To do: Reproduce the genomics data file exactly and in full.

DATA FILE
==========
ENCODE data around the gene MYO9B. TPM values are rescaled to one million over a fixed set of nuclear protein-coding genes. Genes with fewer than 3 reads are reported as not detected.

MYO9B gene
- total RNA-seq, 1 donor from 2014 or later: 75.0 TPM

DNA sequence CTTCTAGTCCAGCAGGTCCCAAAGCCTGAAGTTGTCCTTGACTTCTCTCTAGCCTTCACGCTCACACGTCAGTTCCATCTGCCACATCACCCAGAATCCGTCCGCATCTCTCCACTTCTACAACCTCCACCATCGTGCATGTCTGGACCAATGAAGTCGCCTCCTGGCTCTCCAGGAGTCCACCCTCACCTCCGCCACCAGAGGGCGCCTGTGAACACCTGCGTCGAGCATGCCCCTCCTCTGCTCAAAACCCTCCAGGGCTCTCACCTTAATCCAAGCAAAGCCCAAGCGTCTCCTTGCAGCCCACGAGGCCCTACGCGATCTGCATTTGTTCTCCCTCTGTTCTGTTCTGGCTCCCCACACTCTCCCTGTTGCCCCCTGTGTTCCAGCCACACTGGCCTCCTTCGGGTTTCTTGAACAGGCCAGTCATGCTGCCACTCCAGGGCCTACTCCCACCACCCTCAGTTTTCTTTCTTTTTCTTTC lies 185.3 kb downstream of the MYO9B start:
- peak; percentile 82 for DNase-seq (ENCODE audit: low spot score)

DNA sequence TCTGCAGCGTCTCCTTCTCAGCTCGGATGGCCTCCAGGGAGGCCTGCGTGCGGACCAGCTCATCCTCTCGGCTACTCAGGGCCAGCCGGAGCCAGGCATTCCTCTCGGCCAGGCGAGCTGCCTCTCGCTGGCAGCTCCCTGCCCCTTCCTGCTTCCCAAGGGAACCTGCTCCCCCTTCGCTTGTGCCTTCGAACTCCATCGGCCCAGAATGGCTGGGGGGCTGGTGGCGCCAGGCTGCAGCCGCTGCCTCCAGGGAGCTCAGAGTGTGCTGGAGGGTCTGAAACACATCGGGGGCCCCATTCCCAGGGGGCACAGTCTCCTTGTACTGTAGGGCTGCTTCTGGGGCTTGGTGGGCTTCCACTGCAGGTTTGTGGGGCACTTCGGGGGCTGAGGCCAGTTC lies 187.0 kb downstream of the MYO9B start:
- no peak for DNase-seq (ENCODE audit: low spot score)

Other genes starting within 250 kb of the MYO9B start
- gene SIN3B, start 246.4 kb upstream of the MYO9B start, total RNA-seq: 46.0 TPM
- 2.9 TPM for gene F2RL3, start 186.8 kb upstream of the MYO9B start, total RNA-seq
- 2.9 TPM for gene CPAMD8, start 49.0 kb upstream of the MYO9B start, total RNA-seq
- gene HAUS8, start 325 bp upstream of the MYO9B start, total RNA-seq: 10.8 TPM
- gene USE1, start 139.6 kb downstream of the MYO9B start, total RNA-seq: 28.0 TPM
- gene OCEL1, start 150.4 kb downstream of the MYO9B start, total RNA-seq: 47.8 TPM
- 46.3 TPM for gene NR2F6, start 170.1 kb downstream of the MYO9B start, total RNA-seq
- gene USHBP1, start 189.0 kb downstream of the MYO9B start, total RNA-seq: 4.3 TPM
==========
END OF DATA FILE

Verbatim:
ENCODE data around the gene MYO9B. TPM values are rescaled to one million over a fixed set of nuclear protein-coding genes. Genes with fewer than 3 reads are reported as not detected.

MYO9B gene
- total RNA-seq, 1 donor from 2014 or later: 75.0 TPM

DNA sequence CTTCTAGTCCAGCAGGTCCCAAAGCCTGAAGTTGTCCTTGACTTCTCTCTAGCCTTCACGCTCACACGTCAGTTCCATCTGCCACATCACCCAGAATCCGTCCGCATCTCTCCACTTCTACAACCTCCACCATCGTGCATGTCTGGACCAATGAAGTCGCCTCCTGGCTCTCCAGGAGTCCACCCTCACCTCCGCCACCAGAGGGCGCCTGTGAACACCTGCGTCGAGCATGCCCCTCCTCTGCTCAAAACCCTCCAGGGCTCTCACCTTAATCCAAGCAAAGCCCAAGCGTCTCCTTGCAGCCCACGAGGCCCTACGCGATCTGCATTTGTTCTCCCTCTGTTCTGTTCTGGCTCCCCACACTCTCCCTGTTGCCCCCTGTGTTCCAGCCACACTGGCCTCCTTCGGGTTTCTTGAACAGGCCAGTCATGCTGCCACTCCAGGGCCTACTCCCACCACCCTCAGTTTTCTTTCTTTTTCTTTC lies 185.3 kb downstream of the MYO9B start:
- peak; percentile 82 for DNase-seq (ENCODE audit: low spot score)

DNA sequence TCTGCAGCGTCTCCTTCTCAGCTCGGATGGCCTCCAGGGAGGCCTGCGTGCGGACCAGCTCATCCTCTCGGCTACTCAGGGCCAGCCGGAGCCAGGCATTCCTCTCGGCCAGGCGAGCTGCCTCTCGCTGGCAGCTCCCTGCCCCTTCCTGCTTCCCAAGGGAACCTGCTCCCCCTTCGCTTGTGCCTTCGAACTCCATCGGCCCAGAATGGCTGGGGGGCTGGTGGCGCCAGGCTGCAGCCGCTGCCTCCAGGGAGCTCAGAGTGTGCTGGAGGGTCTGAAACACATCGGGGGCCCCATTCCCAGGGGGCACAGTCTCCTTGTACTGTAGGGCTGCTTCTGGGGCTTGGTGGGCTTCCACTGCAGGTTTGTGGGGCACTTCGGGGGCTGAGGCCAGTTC lies 187.0 kb downstream of the MYO9B start:
- no peak for DNase-seq (ENCODE audit: low spot score)

Other genes starting within 250 kb of the MYO9B start
- gene SIN3B, start 246.4 kb upstream of the MYO9B start, total RNA-seq: 46.0 TPM
- 2.9 TPM for gene F2RL3, start 186.8 kb upstream of the MYO9B start, total RNA-seq
- 2.9 TPM for gene CPAMD8, start 49.0 kb upstream of the MYO9B start, total RNA-seq
- gene HAUS8, start 325 bp upstream of the MYO9B start, total RNA-seq: 10.8 TPM
- gene USE1, start 139.6 kb downstream of the MYO9B start, total RNA-seq: 28.0 TPM
- gene OCEL1, start 150.4 kb downstream of the MYO9B start, total RNA-seq: 47.8 TPM
- 46.3 TPM for gene NR2F6, start 170.1 kb downstream of the MYO9B start, total RNA-seq
- gene USHBP1, start 189.0 kb downstream of the MYO9B start, total RNA-seq: 4.3 TPM